Lets make Measure 37 workable
County board seeks to minimize the cost and complexity of land claims
Since Measure 37 passed statewide in 2004, the Washington County Board of Commissioners has committed significant county resources to processing the claims of property owners in a timely, accurate and fair manner.
Our goal has been to conduct public processes that respect the rights of the claimants as well as their neighbors. However, a large number of unanticipated claims arrived in November 2006 and we now find ourselves unable to process all the claims in a manner consistent with this original intent.
Since December 2004, Washington County has received a total of 873 claims, potentially affecting over 73,000 acres of land. County staff and the Board of Commissioners have reviewed over 520 of these claims - and over 70 percent have been approved for the next phase in the development process.
Thirty days before the December 2006 deadline, the county was inundated with 303 new claims. More claims were received during this period than in any other month since the measure took effect.
Each claim carries a 180-day deadline by which the county must make a decision about waiving land-use regulations or compensating land owners. Failure to meet this requirement allows the claimant to file a lawsuit with the strong possibility of the county having to pay attorney fees. The cost to taxpayers could be in the millions of dollars.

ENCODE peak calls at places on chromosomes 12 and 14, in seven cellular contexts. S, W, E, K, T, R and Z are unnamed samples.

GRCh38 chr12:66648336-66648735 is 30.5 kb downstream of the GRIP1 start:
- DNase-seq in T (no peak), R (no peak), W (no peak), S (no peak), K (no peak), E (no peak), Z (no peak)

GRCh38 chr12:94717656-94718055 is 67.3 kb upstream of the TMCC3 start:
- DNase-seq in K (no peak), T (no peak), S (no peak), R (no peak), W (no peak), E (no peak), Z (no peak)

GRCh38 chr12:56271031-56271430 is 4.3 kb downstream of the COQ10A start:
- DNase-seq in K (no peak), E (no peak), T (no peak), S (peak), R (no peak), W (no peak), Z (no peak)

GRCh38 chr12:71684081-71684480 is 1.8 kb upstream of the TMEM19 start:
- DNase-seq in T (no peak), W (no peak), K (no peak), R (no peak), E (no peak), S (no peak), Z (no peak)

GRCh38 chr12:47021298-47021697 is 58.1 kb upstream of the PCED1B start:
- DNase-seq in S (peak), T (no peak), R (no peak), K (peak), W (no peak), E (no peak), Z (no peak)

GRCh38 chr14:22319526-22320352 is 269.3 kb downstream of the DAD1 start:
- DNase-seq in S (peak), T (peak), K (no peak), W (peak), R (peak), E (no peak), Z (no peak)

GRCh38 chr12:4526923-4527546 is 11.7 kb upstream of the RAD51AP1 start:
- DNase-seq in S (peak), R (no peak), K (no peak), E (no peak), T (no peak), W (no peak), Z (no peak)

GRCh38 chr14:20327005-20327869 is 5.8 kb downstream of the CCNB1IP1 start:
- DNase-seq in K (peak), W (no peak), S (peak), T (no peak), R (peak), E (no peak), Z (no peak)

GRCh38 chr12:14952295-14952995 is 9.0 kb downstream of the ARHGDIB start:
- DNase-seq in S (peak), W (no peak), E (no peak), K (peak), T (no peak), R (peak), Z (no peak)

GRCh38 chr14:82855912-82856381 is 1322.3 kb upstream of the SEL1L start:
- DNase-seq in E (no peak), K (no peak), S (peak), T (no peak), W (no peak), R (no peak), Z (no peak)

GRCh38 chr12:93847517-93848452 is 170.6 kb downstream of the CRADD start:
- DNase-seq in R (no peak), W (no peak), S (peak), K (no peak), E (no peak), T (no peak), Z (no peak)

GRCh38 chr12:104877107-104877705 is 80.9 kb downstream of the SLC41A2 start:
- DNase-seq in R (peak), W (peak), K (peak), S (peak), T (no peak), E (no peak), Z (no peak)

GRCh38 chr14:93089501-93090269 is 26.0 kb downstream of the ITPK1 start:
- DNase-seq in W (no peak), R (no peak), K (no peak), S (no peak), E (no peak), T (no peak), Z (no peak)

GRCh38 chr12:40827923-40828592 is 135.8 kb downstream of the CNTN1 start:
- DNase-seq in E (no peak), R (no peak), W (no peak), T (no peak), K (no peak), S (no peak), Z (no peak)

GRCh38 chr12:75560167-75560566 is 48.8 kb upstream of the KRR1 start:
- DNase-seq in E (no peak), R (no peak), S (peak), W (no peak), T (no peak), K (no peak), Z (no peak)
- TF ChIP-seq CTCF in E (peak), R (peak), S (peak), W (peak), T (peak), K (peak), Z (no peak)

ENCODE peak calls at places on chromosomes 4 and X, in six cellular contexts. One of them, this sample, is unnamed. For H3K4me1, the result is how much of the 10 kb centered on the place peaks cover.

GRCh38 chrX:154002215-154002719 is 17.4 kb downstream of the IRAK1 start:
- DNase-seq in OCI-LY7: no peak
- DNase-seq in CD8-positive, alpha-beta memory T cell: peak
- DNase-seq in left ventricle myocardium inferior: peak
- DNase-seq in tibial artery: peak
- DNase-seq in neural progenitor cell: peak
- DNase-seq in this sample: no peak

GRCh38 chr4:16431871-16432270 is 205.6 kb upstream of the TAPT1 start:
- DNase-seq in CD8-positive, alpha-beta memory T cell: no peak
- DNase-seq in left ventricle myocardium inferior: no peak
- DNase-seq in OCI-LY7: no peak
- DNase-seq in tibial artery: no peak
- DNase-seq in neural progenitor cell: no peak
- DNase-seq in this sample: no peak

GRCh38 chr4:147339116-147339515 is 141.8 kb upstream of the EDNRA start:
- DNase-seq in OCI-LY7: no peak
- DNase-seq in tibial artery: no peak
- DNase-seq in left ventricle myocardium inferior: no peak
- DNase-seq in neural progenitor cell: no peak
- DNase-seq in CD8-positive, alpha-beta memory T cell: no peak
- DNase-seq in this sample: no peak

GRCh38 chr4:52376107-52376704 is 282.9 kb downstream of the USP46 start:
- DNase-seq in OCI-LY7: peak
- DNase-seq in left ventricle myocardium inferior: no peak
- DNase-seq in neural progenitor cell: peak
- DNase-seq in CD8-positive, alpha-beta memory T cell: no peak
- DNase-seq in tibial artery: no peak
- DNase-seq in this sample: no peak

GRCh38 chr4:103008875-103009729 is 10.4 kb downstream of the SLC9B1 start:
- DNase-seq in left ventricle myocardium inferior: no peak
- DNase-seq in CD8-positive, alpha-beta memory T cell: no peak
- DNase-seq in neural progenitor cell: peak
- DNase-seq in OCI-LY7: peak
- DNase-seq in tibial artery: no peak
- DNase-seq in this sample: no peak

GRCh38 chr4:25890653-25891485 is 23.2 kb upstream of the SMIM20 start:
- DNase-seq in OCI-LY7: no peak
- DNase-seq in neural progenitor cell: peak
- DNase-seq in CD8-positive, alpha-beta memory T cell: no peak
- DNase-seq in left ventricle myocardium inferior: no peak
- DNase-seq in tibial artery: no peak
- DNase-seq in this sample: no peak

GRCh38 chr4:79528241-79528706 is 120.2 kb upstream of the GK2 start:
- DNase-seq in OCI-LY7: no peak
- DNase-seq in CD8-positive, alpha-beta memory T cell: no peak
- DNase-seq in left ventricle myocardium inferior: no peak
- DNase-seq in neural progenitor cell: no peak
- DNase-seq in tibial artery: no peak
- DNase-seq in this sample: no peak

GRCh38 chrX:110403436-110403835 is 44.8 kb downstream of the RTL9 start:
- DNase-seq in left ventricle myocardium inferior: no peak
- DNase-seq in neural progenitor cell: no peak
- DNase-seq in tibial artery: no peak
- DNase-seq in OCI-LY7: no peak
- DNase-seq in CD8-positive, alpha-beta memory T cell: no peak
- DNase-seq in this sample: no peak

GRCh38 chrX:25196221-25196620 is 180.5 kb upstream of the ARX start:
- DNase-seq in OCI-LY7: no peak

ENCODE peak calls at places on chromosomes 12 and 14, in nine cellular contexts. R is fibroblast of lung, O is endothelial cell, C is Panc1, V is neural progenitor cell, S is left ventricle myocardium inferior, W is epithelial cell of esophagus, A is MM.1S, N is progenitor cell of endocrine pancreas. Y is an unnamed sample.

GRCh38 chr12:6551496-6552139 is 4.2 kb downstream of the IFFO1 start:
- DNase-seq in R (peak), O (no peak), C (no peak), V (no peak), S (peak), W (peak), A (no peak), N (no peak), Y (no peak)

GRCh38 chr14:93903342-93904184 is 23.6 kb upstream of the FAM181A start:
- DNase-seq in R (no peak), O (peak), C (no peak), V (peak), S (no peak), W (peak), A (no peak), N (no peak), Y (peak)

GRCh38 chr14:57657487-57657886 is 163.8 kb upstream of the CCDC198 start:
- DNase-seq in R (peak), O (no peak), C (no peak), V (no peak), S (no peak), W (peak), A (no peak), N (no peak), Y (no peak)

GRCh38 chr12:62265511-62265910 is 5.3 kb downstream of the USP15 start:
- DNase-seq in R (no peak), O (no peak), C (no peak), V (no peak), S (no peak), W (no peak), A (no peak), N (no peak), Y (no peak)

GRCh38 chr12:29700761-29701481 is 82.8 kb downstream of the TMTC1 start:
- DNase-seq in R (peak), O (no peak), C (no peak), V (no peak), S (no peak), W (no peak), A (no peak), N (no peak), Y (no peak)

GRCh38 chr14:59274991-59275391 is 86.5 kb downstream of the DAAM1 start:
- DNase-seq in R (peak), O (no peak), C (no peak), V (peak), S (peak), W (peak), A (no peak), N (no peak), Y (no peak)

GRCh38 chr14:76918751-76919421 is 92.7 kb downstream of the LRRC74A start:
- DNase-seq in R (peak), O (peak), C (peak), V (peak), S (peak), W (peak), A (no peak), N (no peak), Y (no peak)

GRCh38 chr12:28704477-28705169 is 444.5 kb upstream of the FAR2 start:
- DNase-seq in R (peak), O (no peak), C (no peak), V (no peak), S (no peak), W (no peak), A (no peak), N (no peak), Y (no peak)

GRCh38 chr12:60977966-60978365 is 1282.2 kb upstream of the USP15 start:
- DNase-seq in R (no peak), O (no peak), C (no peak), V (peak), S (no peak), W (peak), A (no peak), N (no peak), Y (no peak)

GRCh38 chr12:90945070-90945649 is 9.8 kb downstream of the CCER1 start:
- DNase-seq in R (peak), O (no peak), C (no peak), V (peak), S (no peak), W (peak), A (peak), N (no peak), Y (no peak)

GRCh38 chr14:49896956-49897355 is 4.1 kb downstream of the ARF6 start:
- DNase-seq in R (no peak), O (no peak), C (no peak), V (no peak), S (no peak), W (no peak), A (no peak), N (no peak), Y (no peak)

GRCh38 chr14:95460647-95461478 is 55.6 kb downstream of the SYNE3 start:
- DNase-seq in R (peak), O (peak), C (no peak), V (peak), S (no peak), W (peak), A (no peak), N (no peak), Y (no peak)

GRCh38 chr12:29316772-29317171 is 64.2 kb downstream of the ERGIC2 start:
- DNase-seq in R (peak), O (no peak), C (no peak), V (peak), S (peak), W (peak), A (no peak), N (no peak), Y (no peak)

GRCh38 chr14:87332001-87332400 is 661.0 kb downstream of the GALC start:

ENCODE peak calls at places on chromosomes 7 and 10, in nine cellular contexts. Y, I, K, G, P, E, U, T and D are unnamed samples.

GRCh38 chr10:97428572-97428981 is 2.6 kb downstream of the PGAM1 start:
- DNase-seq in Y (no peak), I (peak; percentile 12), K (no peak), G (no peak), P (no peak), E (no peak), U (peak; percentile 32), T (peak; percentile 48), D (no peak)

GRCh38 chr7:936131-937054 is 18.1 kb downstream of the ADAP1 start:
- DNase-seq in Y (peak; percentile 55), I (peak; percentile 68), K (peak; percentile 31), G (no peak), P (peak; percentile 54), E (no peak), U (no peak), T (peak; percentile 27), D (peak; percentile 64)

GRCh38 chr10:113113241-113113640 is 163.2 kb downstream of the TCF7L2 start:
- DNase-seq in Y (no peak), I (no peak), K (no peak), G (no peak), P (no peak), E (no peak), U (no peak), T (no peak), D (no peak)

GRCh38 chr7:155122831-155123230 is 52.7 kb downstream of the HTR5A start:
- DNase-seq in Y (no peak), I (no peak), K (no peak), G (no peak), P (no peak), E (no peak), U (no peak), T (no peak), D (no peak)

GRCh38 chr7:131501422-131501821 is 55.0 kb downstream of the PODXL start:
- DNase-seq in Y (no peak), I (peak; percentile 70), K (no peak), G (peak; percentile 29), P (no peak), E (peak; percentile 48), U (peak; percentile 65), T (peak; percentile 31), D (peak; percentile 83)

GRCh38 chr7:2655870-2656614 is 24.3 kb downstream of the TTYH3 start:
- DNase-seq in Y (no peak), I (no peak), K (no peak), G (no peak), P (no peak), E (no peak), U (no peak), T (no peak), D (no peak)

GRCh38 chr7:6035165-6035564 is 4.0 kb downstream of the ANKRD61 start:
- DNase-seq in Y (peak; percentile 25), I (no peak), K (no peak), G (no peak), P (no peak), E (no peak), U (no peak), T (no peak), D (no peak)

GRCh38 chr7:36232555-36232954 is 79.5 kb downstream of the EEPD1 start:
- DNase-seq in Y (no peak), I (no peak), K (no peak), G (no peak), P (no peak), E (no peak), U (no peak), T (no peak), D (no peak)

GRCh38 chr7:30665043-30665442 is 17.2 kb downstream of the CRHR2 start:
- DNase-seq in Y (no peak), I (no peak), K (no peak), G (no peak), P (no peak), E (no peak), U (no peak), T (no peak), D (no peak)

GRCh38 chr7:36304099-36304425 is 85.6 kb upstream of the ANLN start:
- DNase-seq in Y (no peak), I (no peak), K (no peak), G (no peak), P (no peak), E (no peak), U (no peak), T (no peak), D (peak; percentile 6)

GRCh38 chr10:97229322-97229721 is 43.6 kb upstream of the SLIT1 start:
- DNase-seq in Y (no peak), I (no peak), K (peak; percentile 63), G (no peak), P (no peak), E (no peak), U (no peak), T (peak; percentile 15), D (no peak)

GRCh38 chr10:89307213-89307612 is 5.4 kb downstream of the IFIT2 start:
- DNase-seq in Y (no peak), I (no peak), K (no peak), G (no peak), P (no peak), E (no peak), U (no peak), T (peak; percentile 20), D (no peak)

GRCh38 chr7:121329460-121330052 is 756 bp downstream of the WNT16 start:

To address this untenable situation, commissioners have asked the Legislature to immediately extend the 180-day timeframe for deciding claims by an additional 180 days for those claims that arrived between Nov. 1 and Dec. 4, 2006.
All five commissioners are also committed to working with the Legislature and other affected interests to craft solutions for the many questions raised by the wording of Measure 37. This work will include the broader policy issues surrounding our land-use-planning system.
It is the goal of your Board of Commissioners to help craft legislation that clarifies Measure 37, to make it as workable as possible while minimizing the cost and complexity of its implementation.
Andy Duyck is a member of the Washington County Board of Commissioners and represents the western portion of county.